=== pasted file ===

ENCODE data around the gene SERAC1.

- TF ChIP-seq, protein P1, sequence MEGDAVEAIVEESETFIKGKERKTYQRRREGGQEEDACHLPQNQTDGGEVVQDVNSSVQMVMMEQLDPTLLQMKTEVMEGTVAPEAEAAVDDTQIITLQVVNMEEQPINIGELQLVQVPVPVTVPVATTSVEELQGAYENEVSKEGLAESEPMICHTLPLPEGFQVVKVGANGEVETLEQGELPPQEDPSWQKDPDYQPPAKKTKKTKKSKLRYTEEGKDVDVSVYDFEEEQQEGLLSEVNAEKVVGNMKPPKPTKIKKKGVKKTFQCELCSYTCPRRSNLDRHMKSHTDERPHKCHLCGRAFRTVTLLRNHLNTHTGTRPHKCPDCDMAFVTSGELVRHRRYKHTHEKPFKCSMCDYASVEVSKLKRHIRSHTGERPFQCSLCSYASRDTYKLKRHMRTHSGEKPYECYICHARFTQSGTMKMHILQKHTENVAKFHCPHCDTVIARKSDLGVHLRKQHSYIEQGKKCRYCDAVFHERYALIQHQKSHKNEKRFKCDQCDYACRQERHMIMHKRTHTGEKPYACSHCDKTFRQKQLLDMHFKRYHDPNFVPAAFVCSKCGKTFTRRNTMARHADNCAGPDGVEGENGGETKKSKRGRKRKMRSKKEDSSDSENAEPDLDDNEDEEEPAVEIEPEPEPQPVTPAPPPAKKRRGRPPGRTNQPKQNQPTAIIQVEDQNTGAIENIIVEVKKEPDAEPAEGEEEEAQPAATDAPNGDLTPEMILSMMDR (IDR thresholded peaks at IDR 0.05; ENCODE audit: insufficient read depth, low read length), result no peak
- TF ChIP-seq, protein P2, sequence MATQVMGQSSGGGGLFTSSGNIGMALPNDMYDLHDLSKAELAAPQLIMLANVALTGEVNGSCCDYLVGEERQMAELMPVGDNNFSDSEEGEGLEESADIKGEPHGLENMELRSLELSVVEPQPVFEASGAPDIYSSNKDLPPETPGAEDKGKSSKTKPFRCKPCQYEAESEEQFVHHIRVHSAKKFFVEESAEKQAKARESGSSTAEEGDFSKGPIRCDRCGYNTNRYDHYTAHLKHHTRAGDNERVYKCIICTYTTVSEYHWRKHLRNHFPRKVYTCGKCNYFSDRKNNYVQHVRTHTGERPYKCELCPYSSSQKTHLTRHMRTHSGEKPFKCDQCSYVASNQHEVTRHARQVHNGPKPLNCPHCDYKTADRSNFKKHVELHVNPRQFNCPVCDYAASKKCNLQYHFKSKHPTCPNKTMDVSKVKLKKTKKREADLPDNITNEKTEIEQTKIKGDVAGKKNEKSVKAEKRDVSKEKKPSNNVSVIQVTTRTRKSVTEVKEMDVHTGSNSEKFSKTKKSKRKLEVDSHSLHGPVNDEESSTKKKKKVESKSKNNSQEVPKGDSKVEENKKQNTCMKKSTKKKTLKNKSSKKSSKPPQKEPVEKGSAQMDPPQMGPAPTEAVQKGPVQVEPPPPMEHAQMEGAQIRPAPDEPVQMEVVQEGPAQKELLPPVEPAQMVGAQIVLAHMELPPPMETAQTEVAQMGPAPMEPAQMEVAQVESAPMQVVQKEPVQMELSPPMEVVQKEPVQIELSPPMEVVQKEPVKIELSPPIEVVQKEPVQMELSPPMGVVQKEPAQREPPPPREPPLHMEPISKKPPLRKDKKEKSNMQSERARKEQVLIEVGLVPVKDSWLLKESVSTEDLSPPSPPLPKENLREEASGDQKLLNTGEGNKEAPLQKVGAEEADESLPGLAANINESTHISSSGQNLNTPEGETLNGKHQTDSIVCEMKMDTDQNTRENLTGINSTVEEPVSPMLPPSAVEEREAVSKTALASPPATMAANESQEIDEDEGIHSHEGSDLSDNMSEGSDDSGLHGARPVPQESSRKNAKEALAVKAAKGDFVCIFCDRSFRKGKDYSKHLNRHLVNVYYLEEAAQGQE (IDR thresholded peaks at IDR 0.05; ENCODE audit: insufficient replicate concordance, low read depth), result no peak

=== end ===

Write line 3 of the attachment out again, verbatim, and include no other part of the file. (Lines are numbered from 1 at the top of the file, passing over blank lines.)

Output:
- TF ChIP-seq, protein P2, sequence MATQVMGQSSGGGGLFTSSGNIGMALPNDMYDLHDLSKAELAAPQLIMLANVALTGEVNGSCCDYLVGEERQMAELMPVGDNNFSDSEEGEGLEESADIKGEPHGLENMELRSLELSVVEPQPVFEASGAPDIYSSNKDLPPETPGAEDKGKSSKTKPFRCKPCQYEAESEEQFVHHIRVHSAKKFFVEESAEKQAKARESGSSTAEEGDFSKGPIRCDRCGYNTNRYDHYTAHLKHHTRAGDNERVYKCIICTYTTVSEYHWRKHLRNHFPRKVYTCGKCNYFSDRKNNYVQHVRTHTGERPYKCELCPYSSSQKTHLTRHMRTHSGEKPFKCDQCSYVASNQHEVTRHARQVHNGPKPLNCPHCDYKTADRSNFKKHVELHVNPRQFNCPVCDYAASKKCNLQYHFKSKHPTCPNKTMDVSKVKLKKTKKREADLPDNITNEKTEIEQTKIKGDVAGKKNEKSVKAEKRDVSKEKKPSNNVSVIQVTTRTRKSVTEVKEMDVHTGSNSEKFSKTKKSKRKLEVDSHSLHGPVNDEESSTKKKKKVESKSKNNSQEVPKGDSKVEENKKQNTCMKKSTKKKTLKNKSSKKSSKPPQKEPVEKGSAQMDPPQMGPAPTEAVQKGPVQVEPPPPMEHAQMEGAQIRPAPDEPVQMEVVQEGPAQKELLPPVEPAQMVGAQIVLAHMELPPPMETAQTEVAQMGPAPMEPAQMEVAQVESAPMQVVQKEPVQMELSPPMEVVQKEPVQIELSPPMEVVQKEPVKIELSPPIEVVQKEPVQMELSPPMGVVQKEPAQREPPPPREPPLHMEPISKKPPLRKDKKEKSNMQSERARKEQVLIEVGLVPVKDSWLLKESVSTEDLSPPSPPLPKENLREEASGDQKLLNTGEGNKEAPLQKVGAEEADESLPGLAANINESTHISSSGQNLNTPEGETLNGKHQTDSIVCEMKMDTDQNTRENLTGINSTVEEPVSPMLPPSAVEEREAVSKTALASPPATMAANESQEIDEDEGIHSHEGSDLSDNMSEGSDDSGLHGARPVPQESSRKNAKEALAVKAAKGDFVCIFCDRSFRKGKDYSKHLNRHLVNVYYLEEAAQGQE (IDR thresholded peaks at IDR 0.05; ENCODE audit: insufficient replicate concordance, low read depth), result no peak